Agencies

[Federal Register Volume 75, Number 120 (Wednesday, June 23, 2010)]
[Notices]
[Pages 35786-35792]
From the Federal Register Online via the Government Printing Office [www.gpo.gov]
[FR Doc No: 2010-15227]


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DEPARTMENT OF ENERGY

Southwestern Power Administration


White River Minimum Flows--Addendum to Final Determination of 
Federal and Non-Federal Hydropower Impacts

AGENCY: Southwestern Power Administration, DOE.

ACTION: Notice of addendum to final determination.

-----------------------------------------------------------------------

SUMMARY: Southwestern Power Administration (Southwestern) has finalized 
an addendum to its January 2009 Final Determination Report concerning 
the Federal and non-Federal

[[Page 35787]]

hydropower impacts of the White River Minimum Flows project. The 
addendum documents changes to Southwestern's final determination. The 
changes were made to account for the impacts that the increase in 
average pool elevation has on the operation of the Federal Bull Shoals 
and Norfork projects and to include impacts to non-Federal hydropower 
resulting from the loss of renewable energy under the state renewable 
energy standard in Missouri.
    Southwestern published a draft addendum to its final determination 
by Federal Register Notice (74 FR 27135) on June 8, 2009. Written 
comments were invited through July 8, 2009. The Federal Register notice 
stated that comments would be accepted only on the proposed changes in 
the draft addendum. Public comments received were considered in 
revising the June 2009 draft addendum and developing Southwestern's 
finalized addendum.
    Based on an October 28, 2009, date of implementation for the White 
River Minimum Flows project as established by Section 314 of Public Law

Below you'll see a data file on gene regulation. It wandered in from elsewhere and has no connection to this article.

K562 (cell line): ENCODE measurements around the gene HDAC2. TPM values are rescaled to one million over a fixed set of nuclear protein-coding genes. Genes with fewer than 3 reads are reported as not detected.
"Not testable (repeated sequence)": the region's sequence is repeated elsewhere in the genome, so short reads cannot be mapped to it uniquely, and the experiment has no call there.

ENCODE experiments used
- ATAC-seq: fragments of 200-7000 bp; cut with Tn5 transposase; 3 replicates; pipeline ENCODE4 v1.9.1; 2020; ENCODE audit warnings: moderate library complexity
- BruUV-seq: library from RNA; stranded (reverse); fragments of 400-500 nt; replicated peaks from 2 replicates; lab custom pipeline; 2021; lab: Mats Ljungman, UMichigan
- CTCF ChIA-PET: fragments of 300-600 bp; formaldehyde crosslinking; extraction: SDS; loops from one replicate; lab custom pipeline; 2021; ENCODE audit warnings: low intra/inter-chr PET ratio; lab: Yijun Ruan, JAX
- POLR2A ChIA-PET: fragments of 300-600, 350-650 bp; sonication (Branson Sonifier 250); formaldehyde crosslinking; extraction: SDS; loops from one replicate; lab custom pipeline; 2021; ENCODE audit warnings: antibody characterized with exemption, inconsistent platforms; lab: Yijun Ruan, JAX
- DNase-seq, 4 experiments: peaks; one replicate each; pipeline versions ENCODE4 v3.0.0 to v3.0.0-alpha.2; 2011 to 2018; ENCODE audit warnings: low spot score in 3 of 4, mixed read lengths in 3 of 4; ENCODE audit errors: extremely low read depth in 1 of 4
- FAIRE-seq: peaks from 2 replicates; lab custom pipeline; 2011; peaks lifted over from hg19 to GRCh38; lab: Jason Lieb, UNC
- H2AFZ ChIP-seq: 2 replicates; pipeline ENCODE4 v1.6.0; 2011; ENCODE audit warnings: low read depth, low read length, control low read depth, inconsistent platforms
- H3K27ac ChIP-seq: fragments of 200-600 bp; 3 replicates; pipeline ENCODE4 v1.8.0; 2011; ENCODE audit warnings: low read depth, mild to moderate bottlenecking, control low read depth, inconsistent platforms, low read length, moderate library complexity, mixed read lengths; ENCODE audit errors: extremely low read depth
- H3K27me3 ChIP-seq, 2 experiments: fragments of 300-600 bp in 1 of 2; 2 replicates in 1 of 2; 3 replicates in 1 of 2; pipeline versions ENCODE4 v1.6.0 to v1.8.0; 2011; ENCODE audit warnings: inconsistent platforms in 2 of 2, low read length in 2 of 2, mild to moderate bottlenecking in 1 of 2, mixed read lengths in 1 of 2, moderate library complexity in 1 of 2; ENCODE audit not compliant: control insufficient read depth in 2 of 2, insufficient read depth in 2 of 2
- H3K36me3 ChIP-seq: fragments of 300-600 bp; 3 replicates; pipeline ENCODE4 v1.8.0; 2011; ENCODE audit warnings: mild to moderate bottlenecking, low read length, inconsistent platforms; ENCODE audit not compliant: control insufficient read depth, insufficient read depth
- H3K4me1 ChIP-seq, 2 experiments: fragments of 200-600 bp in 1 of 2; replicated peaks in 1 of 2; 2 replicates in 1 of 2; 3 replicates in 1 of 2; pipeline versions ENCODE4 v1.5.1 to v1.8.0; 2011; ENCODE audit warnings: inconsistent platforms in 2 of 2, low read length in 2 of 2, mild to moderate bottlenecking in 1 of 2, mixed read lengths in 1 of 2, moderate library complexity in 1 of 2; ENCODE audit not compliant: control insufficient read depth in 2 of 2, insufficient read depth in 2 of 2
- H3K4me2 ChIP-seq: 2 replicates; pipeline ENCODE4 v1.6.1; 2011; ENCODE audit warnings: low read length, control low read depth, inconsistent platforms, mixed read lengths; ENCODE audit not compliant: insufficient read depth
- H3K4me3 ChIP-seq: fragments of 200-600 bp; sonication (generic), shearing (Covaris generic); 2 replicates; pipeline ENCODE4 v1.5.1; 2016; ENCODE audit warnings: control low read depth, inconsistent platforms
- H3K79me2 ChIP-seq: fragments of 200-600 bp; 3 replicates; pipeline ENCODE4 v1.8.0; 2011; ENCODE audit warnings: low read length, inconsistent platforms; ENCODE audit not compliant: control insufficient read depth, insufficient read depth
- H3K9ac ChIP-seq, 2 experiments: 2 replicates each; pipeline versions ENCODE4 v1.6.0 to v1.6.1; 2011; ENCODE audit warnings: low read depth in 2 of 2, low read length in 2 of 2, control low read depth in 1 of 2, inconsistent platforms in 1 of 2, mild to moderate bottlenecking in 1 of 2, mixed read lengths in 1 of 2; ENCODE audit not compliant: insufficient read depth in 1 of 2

111-85 and values for the specified parameters as of that date, 
Southwestern's modified final determination results in a present value 
of $26,563,700 for the estimated future lifetime replacement costs of 
the electrical energy and capacity at Federal Energy Regulatory 
Commission (FERC) Project No. 2221. Southwestern's modified final 
determination results in a present value of $52,576,600 for the 
estimated future lifetime replacement costs of the electrical energy 
and capacity for Federal hydropower at the Bull Shoals and Norfork 
projects.

FOR FURTHER INFORMATION CONTACT: Mr. George Robbins, Director, Division 
of Resources and Rates, Southwestern Power Administration, U.S. 
Department of Energy, One West Third Street, Tulsa, Oklahoma 74103, 
(918) 595-6680, george.robbins@swpa.gov.
    If you desire a copy of the addendum, submit your request to Mr. 
George Robbins, Director, Division of Resources and Rates, 
Southwestern, at the above-mentioned address for Southwestern's office 
or by electronic mail.

SUPPLEMENTARY INFORMATION: Originally established by Secretarial Order 
No. 1865 dated August 31, 1943, as an agency of the U.S. Department of 
the Interior, Southwestern is now an agency within the U.S. Department 
of Energy. Southwestern markets power from 24 multi-purpose reservoir 
projects with hydroelectric power facilities constructed and operated 
by the U.S. Army Corps of Engineers (Corps). These projects are located 
in the states of Arkansas, Missouri, Oklahoma, and Texas. 
Southwestern's marketing area includes these states, as well as Kansas